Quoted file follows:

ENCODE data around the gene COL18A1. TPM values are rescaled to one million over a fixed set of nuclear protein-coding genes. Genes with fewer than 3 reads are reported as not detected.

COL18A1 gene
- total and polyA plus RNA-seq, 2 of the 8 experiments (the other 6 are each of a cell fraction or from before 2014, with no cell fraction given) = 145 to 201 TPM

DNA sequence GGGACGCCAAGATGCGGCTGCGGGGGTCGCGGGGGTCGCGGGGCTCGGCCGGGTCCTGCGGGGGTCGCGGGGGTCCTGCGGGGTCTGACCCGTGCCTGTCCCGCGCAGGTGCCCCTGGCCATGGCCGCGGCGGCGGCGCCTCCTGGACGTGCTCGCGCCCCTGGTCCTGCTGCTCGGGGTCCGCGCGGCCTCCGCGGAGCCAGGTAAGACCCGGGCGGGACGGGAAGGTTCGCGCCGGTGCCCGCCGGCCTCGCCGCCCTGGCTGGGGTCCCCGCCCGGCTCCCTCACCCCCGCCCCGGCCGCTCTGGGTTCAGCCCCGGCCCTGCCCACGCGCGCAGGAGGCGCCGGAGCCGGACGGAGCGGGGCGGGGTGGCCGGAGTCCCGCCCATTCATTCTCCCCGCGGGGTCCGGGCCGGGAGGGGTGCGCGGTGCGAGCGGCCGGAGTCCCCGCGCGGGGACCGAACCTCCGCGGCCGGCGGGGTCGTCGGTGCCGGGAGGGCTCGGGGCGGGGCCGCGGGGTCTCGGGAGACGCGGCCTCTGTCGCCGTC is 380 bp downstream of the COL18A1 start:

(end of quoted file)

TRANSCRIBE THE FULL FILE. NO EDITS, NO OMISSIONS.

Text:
ENCODE data around the gene COL18A1. TPM values are rescaled to one million over a fixed set of nuclear protein-coding genes. Genes with fewer than 3 reads are reported as not detected.

COL18A1 gene
- total and polyA plus RNA-seq, 2 of the 8 experiments (the other 6 are each of a cell fraction or from before 2014, with no cell fraction given) = 145 to 201 TPM

DNA sequence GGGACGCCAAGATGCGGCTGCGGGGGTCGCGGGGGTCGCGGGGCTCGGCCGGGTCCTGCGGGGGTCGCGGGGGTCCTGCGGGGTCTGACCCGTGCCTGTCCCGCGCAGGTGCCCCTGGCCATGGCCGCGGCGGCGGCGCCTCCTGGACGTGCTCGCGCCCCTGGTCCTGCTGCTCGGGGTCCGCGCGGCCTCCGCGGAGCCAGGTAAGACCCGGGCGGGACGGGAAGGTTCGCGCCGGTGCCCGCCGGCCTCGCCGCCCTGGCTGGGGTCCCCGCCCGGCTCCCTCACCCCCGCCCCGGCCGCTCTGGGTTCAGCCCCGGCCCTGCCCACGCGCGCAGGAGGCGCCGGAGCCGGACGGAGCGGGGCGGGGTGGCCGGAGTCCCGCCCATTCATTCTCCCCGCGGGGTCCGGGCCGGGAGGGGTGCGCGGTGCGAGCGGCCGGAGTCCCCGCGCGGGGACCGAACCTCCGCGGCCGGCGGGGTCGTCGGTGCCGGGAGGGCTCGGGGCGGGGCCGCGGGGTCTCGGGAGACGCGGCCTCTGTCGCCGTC is 380 bp downstream of the COL18A1 start: